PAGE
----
We spent most of the day in DeQuincy.They were having a talent show and we decided that the whole crew would make up one big chorus and sing “I’ve Been Working On The Railroad” with banjo accompaniment by me and harmonica accompaniment from David. After the performance, one of the crew said that we ought to take the act on the road and another crew member reminded him that we already were on the road.
We stopped for about 10 minutes in DeRidder, LA and I did another inspection and everything was fine. We were about 4 miles south of Leesville and smoke started pouring out from the engineer’s front side of the engine so we stopped immediately to see what was the problem. We found that a connecting rod bushing on driver 2R had gotten hot and was on fire. We backed the train into an industrial lead so we could clear the main for another southbound train and pumped grease into the rod bearing until it had cooled down and then proceeded to Leesville.
There was a pretty good size crowd waiting for us, especially considering the delay. Mike Hankins, Bill Morris, David Bartee and I found a diner that was open so we could get a late dinner. Afterward, we dropped Bill and Mike off at the train and went to the hotel that had our room reservations. It turned out that the hotel didn’t know anything about us coming and there was a large event at nearby Fort Polk that had all the rooms sold out. We searched for a room and finally found one after midnight at the Country Inn. All they had were smoking rooms, but David and I were so tired that we would have taken anything at that point.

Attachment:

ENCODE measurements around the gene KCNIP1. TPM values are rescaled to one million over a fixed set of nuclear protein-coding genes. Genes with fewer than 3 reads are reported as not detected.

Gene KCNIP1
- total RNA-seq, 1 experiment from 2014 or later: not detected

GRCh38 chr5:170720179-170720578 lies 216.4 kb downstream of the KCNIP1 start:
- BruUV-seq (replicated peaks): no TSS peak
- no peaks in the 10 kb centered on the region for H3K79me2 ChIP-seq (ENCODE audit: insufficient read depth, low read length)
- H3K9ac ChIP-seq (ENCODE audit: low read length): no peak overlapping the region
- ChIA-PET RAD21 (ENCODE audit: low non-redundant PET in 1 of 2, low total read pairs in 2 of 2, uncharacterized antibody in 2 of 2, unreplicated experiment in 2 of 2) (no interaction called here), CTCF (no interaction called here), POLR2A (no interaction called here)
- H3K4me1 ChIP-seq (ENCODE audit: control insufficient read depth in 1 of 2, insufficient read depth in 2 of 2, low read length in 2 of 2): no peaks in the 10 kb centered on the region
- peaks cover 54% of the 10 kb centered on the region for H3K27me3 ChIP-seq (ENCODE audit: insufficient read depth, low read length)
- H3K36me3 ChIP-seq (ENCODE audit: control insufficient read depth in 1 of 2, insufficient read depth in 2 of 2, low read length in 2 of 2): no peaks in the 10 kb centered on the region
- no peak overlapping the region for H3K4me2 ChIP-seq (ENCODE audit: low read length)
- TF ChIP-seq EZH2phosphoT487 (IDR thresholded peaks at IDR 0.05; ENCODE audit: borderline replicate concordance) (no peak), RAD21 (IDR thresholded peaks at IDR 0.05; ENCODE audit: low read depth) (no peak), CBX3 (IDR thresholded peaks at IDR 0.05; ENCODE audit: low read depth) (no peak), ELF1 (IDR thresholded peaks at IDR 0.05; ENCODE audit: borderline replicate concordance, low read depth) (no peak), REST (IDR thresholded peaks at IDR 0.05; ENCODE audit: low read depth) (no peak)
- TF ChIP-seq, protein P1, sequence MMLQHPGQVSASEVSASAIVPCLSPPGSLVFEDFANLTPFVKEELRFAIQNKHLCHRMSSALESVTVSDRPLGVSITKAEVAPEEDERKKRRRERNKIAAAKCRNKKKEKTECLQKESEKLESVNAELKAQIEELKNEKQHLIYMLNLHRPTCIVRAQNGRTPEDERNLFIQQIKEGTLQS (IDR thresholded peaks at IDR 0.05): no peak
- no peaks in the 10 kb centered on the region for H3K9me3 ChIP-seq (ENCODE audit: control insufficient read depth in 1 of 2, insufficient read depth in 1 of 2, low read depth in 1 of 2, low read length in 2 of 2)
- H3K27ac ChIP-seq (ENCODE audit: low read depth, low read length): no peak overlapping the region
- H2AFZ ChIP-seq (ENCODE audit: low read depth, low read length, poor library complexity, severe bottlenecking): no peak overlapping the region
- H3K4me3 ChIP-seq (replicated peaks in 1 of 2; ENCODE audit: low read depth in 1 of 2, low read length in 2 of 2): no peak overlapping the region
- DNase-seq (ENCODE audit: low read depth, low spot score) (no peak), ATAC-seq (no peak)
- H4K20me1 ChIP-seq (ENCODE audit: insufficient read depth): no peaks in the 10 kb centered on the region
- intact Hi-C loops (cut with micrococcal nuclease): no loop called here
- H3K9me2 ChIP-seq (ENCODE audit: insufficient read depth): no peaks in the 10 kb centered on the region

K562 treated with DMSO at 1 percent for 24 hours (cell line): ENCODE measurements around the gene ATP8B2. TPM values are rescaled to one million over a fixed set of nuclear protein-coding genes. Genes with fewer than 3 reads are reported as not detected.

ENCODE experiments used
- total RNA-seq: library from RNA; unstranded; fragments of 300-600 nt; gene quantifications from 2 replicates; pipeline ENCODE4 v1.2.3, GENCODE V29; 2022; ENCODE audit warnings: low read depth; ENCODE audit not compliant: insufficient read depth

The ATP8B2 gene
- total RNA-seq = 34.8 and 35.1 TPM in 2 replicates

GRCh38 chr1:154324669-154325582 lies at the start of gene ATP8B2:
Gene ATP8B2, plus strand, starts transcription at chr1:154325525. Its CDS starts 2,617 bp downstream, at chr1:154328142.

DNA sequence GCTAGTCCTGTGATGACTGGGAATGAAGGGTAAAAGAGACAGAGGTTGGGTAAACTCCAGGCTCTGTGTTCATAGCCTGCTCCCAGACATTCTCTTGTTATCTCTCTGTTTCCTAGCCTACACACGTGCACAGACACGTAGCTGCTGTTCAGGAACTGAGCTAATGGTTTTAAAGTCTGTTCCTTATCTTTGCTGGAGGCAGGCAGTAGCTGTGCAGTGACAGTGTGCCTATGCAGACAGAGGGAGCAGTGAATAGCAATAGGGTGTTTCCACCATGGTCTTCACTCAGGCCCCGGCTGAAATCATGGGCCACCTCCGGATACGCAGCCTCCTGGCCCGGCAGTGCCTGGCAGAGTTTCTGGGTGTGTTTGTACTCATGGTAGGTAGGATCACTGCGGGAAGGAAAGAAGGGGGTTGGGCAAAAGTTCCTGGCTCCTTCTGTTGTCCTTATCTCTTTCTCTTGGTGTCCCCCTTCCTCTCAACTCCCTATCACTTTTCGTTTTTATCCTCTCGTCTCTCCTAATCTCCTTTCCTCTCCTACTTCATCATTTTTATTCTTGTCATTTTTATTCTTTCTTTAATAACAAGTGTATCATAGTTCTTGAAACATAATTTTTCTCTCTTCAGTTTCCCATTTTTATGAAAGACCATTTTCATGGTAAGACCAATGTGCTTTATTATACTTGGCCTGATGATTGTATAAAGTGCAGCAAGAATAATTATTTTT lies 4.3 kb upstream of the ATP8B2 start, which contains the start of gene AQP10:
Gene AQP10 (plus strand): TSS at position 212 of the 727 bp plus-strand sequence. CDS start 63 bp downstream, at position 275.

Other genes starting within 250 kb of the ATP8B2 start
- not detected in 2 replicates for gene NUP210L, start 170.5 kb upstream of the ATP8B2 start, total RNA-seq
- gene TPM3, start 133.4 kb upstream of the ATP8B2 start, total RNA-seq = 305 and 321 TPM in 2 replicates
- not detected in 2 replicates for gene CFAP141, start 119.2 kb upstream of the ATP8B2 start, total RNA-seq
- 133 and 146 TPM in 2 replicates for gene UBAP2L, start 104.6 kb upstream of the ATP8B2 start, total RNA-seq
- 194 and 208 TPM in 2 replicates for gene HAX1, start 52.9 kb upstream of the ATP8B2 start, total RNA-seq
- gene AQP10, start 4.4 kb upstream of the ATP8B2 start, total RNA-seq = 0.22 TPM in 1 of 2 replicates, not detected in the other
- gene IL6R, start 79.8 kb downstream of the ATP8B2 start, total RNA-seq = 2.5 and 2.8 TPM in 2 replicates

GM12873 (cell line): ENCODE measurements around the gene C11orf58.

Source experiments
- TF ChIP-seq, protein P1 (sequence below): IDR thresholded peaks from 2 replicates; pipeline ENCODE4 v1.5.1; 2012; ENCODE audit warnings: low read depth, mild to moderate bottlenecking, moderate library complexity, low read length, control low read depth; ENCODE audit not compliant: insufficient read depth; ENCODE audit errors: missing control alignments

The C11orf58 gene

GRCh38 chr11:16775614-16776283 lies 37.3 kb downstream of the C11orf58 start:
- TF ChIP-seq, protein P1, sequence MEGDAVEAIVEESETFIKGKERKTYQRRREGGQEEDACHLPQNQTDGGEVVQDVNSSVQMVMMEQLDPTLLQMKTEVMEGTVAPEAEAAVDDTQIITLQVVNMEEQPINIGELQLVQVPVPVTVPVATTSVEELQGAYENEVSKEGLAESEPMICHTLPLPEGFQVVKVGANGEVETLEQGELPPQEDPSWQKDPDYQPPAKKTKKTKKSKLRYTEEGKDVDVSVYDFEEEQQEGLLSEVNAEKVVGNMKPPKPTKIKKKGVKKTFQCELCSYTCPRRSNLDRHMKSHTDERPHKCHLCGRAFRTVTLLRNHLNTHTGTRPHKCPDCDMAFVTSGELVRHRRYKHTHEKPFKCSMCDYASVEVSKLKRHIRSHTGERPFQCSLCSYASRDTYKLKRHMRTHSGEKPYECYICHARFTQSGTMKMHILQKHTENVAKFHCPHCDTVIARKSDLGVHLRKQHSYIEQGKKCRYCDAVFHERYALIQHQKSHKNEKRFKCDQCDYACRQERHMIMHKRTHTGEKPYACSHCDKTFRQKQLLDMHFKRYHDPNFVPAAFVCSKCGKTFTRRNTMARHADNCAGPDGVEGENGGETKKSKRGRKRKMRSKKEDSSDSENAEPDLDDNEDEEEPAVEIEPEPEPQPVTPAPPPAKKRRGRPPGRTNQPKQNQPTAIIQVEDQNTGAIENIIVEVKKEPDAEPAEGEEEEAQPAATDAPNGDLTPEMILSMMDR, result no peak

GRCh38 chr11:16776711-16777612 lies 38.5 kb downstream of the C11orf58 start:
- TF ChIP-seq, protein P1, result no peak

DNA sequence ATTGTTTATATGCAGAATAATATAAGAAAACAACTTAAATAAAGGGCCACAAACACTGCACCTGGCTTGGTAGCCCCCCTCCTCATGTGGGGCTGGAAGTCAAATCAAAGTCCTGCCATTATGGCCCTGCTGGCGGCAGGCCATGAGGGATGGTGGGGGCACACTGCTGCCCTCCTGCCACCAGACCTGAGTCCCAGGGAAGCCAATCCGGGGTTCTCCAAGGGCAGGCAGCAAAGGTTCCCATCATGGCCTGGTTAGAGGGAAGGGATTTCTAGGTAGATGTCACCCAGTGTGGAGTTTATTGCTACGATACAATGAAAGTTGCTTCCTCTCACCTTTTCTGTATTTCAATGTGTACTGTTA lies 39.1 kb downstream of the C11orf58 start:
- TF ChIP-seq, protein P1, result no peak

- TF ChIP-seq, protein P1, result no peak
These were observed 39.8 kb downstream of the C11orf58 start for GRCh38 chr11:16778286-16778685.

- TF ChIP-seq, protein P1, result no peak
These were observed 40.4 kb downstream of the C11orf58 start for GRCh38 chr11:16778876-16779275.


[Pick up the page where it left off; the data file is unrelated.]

We had a pretty good thunderstorm roll through during the morning hours, but by lunchtime the sun was out and things were drying out. A good number of folks turned out to visit the train including 2 or 3 classes of children.
The BNSF guys, who have been really treating us well, showed up with a replacement radio and installed it for us and also brought us a couple of bags of ice and bottles of ice water which really was a big help. The BNSF folks have been nothing but first-rate and extremely supportive of our efforts and we really appreciate them!
We got out of town on time and had a good run today. The locomotive ran really well and we ran our 40 mph maximum authorized speed most of the way. We went through 4 more defect detectors and didn’t trigger any alarms.
We got to Iowa Junction and then moved from BNSF to Union Pacific trackage which we followed all the way through Lake Charles, LA to Westlake, LA. It was interesting to run by the UP Lake Charles yard at track speed. All the folks in their yard office came running out the door to take a look at the locomotive as we sped by.
We pulled into the KCS interchange lead at Westlake, LA and a KCS pilot took over and guided us into the yard. We pulled onto the service pad where they filled our tender with water, our sand dome with sand, and the generator car with diesel fuel. We then spotted the train on the Calumet Track in the yard and tied it down.